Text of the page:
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The second wave of Otavalo Kichwa migration to Colombia was in the 1960s, and also made up of young people interested in selling fabrics and artisanry, but in this case, they came and returned, maintaining tighter bonds with their country of origin. The third wave, which began in the 1970s and 80s, reflected a more itinerant pattern of migration. “The literature refers to a worldwide Otavalo Kichwa diaspora,” says Ordóñez, “with the Bogotá settlement being the first and oldest, the node of numerous migration networks. The literature refers to people passing through Bogotá, but not to Bogotá as central to the networks that then took them to Europe, the United States, and even Japan and Korea,” points out the researcher.
 
Since then, Bogotá has been central to this indigenous group’s transnational relations. Although the Otavalo Kichwa still sell woven goods and artisanry, they have also found other means of income, for example by playing Andean music in Russia, Italy, Spain, and other countries.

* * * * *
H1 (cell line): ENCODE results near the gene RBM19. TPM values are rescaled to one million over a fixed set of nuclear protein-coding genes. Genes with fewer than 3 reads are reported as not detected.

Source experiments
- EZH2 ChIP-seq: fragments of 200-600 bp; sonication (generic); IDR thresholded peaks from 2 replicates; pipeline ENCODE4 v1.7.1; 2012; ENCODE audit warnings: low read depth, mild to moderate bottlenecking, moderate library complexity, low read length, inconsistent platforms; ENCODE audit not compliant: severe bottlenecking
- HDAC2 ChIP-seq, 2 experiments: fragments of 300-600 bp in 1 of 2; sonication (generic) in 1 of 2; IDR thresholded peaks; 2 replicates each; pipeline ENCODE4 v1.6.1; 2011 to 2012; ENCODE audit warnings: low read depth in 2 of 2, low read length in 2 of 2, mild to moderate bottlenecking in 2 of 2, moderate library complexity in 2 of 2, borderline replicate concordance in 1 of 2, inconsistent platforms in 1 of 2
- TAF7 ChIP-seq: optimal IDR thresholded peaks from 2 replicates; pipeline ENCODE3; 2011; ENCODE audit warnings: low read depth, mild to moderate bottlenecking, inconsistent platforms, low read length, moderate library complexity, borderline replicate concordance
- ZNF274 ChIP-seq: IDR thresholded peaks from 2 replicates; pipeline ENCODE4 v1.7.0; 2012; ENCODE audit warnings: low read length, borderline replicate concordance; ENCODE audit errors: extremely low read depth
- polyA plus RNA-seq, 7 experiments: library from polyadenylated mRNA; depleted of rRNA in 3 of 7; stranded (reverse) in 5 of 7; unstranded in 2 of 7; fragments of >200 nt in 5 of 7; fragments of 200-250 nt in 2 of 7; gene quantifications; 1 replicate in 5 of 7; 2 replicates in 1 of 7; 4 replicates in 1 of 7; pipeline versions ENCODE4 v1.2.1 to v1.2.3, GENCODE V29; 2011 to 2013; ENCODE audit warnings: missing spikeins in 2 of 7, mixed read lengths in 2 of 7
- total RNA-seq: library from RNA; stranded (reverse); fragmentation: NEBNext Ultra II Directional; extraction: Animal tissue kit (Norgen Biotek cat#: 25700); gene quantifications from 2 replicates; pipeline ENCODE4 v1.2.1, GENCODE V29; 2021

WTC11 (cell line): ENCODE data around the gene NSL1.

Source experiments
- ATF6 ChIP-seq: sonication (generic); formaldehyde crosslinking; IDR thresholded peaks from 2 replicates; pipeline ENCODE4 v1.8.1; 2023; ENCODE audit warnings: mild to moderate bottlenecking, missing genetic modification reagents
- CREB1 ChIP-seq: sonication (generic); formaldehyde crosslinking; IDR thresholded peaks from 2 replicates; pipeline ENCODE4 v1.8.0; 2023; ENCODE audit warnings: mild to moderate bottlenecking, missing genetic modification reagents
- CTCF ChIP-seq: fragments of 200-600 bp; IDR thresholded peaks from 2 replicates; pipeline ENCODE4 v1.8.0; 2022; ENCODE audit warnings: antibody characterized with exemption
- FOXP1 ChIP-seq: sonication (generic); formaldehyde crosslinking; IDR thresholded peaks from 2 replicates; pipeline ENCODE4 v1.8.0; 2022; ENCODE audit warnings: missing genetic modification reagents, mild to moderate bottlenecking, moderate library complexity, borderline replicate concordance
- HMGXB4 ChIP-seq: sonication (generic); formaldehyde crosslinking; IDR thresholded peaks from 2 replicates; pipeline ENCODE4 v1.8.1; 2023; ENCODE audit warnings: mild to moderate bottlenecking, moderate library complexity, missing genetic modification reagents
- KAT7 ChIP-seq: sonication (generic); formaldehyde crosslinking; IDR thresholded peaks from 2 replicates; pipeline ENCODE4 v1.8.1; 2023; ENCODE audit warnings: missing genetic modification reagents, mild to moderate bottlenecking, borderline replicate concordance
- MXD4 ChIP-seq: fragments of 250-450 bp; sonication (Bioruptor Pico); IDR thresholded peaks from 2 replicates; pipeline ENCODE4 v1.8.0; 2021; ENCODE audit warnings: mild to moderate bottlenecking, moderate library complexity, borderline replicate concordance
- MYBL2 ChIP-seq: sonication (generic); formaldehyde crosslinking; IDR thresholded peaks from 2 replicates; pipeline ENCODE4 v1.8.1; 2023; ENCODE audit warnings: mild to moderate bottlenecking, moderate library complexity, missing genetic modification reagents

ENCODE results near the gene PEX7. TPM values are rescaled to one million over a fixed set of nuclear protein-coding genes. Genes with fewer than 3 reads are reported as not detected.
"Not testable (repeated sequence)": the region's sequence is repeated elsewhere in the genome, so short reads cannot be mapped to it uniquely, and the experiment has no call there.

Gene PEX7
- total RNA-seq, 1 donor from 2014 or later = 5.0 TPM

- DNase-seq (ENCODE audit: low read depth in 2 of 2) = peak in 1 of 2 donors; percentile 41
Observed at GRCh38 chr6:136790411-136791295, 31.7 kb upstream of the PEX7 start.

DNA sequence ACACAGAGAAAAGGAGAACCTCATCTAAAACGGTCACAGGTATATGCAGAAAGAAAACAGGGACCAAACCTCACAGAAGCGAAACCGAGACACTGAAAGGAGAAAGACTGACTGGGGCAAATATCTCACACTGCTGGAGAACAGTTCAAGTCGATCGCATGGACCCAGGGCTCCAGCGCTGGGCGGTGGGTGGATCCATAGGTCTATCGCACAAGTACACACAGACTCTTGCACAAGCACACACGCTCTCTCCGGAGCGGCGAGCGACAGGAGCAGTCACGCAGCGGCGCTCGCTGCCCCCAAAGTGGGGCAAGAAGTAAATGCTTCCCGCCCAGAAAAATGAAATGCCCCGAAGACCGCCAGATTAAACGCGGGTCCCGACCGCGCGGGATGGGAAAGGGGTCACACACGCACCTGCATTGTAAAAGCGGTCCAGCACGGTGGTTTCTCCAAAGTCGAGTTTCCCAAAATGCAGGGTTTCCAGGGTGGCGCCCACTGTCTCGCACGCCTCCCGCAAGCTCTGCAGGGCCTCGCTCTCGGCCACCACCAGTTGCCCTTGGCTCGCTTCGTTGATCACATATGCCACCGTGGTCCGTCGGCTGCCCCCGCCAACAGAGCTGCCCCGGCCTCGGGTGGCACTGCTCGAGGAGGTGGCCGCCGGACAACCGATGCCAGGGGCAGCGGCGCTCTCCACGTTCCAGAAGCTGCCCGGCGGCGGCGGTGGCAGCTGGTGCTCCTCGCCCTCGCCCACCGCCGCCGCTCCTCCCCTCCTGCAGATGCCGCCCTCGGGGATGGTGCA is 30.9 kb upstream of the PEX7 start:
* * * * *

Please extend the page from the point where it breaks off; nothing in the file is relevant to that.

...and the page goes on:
Special political status

Their long stays in Colombia allowed Bogota’s earliest Otavalo Kichwa families and their descendants to be granted special political status in the country. In 2005, during the mayoralty of Lucho Garzón, they were recognized as an urban indigenous cabildo, an officially self-governing indigenous community.
 
This, however, created tensions within the group between those who belonged to the cabildo and those who did not, since this distinction led to unequal relations with the Colombian State.
 
As Ordóñez explains, “The cabildo can only recognize Kichwas with Colombian citizenship or who have direct kinship with a Colombian citizen. This excluded the many Kichwas who come and go from the country.”



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The cabildo consists of 2,000 registered people, but there are an estimated 4,000 to 7,000 Kichwas living in Bogotá and another 4,000 who come and go every year. They require legal recognition and status as migrants, and their situation illustrates the pressing need for Colombia to rethink its migration policies.

 

If the country continues to grow at its present rate and the conflict eases, Colombia could become a receiving country for migrants in the not-too-distant future.